A Jan. 23 profile in the New York Times put a rare spotlight on the ongoing occupation camp established by Berber villagers at Mount Alebban, 5,000 feet high in the Atlas Mountains of Morocco, to protest the operations of the Imiter Mettalurgic Mining Company—whose principal owner is the North African nation's King Mohammed VI. The occupation was first launched in 1996, but broken up by the authorities. It was revived in the summer of 2011, after students from the local village of Imider, who were used to getting seasonal jobs at the mine, were turned down. That led the villagers—even those with jobs at the complex—to again establish a permanent encampment blocking access to the site of Africa's most productive silver mine. A key grievance is the mine's use of local water sources, which is making agriculture in the arid region increasingly untenable. Protesters closed a pipe valve, cutting off the water supply to the mine. Since then, the mine's output has plummeted—40% in 2012 and a further 30% in 2013. But Imider farmers say their long-drying wells are starting to replenish, and their shriveled orchards are again starting to bear fruit.
In addition to protection of local waters, villagers are demanding that 75% of the jobs at the mine be allocated to their municipality. But more general demands for Berber cultural rights and dignity also animate the protest, with the Berber flag flying above the encampment. A 2011 constitutional reform, the fruit of a protest movement inspired by those across the Arab world, granted greater cultural rights to the Berbers who (by language) constitute nearly half Morocco's population. But the Berbers remain disproportionately affected by poverty and marginalization. The area around Mount Alebban is among the poorest zones of Morocco.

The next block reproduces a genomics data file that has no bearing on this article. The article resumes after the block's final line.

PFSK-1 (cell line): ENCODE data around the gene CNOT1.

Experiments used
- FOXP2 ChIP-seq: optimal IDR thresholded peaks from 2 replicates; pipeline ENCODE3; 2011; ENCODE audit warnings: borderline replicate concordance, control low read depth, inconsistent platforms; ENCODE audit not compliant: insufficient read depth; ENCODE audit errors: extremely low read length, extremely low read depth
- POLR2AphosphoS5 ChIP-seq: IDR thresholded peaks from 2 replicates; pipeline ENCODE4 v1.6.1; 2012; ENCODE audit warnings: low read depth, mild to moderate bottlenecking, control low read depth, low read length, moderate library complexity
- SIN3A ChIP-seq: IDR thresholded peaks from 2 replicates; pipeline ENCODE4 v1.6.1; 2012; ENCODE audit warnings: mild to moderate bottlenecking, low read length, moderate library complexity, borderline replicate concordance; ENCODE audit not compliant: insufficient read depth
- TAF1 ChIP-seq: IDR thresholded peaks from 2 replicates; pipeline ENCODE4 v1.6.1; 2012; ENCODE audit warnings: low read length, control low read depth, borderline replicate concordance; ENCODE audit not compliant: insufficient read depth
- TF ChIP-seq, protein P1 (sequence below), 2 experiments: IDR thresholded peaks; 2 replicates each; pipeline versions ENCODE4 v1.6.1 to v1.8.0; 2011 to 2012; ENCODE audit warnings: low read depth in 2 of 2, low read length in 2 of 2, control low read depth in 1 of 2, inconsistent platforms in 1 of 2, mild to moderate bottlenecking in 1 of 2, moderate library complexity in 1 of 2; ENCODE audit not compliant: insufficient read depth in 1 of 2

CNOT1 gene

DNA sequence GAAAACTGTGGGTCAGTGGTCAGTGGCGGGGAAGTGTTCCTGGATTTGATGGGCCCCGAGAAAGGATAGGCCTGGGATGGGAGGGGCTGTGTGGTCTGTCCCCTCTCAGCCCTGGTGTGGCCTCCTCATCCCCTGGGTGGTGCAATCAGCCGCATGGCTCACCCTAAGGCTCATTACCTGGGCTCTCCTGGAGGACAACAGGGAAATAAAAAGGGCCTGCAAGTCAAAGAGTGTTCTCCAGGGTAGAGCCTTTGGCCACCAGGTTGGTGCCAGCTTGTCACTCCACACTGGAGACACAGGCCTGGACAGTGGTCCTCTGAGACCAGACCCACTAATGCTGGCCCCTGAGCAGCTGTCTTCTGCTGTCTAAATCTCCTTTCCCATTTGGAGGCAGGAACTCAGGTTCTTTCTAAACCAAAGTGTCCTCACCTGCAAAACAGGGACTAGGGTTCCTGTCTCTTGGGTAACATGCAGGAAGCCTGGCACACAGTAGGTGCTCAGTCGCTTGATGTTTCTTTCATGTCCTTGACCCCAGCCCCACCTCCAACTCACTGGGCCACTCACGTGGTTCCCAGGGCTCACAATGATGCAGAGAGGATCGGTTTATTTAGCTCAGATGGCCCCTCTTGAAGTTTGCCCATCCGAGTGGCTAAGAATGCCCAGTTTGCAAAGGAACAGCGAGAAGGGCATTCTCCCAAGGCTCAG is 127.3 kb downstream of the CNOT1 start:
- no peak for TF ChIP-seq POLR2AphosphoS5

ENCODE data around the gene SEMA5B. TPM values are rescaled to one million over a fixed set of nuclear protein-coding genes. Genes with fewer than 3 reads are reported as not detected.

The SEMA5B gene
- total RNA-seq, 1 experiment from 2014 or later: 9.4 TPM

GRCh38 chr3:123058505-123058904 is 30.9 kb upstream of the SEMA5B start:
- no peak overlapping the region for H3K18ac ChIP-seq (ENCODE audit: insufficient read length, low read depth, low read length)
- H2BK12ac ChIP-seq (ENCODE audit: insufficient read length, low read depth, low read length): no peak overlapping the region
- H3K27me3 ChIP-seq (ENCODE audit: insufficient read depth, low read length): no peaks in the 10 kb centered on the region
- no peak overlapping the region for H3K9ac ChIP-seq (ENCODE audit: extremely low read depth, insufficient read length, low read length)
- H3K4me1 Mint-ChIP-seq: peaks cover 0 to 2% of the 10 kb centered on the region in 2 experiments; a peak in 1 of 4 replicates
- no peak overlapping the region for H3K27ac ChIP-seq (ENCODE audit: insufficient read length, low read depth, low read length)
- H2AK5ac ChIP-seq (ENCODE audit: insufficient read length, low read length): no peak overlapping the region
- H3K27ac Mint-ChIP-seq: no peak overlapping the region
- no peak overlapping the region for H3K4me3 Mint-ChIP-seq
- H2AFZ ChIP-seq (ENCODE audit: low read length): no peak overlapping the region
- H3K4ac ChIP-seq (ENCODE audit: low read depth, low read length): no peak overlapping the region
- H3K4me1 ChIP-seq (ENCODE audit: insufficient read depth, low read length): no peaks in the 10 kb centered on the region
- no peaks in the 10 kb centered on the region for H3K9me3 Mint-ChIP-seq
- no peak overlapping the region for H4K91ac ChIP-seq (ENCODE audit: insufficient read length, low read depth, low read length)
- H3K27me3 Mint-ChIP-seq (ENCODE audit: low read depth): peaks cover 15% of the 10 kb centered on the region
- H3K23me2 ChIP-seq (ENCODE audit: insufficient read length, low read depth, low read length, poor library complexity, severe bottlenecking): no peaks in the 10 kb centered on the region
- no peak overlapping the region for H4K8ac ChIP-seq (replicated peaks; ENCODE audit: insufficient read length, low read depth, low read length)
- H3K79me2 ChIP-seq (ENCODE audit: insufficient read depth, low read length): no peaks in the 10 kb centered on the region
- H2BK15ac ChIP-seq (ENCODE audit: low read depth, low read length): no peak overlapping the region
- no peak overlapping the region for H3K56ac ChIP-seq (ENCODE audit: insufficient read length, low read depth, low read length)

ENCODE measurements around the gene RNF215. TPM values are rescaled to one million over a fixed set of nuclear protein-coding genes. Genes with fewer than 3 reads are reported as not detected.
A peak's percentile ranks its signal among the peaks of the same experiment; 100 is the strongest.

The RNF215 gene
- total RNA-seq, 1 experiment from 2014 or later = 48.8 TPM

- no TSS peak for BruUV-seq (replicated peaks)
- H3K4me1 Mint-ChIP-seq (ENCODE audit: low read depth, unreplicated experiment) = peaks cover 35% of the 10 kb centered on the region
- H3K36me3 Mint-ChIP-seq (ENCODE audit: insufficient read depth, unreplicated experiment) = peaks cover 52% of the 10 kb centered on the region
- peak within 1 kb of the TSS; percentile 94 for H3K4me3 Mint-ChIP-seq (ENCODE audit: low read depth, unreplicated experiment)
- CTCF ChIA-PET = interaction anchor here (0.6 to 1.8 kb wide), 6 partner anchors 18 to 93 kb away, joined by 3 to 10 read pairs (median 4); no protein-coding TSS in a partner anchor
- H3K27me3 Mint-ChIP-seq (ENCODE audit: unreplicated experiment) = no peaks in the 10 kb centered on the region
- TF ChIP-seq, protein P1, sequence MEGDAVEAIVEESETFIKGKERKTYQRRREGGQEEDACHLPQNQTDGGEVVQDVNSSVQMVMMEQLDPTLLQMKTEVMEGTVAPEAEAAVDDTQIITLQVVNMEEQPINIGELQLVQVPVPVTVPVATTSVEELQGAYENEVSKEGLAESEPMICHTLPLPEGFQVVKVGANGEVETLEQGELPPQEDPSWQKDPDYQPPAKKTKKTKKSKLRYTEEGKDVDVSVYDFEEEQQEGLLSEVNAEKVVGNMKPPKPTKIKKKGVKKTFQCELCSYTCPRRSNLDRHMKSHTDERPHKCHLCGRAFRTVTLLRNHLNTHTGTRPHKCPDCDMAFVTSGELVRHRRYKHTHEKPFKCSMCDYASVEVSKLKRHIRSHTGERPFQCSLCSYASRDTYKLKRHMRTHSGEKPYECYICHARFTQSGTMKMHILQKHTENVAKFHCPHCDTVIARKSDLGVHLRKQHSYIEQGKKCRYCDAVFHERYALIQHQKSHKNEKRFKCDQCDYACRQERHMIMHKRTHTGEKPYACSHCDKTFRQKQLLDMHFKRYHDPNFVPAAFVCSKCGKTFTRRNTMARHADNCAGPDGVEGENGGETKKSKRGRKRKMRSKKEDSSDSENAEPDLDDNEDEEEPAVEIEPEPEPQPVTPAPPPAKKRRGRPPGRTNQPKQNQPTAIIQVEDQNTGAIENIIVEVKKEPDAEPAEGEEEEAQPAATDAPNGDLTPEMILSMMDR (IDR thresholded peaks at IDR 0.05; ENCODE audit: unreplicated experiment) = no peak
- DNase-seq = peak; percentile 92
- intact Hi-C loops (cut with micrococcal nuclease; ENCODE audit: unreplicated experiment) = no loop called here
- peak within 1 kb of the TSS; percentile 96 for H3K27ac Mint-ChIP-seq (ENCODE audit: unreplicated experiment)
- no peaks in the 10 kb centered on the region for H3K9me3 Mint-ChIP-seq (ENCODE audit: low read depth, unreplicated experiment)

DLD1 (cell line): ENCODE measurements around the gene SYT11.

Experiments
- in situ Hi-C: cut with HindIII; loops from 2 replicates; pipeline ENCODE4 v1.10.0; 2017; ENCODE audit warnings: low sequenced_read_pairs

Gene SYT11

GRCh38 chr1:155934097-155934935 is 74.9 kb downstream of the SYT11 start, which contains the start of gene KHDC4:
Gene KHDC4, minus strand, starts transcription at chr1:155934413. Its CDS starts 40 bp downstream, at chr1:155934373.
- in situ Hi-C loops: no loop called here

The Imider protesters say they are willing to talk, but neither the government nor the mining company have come to the table, apparently opting for a strategy of waiting the movement out. (Ethical Consumer, Jan. 28; Yabiladi, Jan. 27; Reuters, Feb. 20, 2012)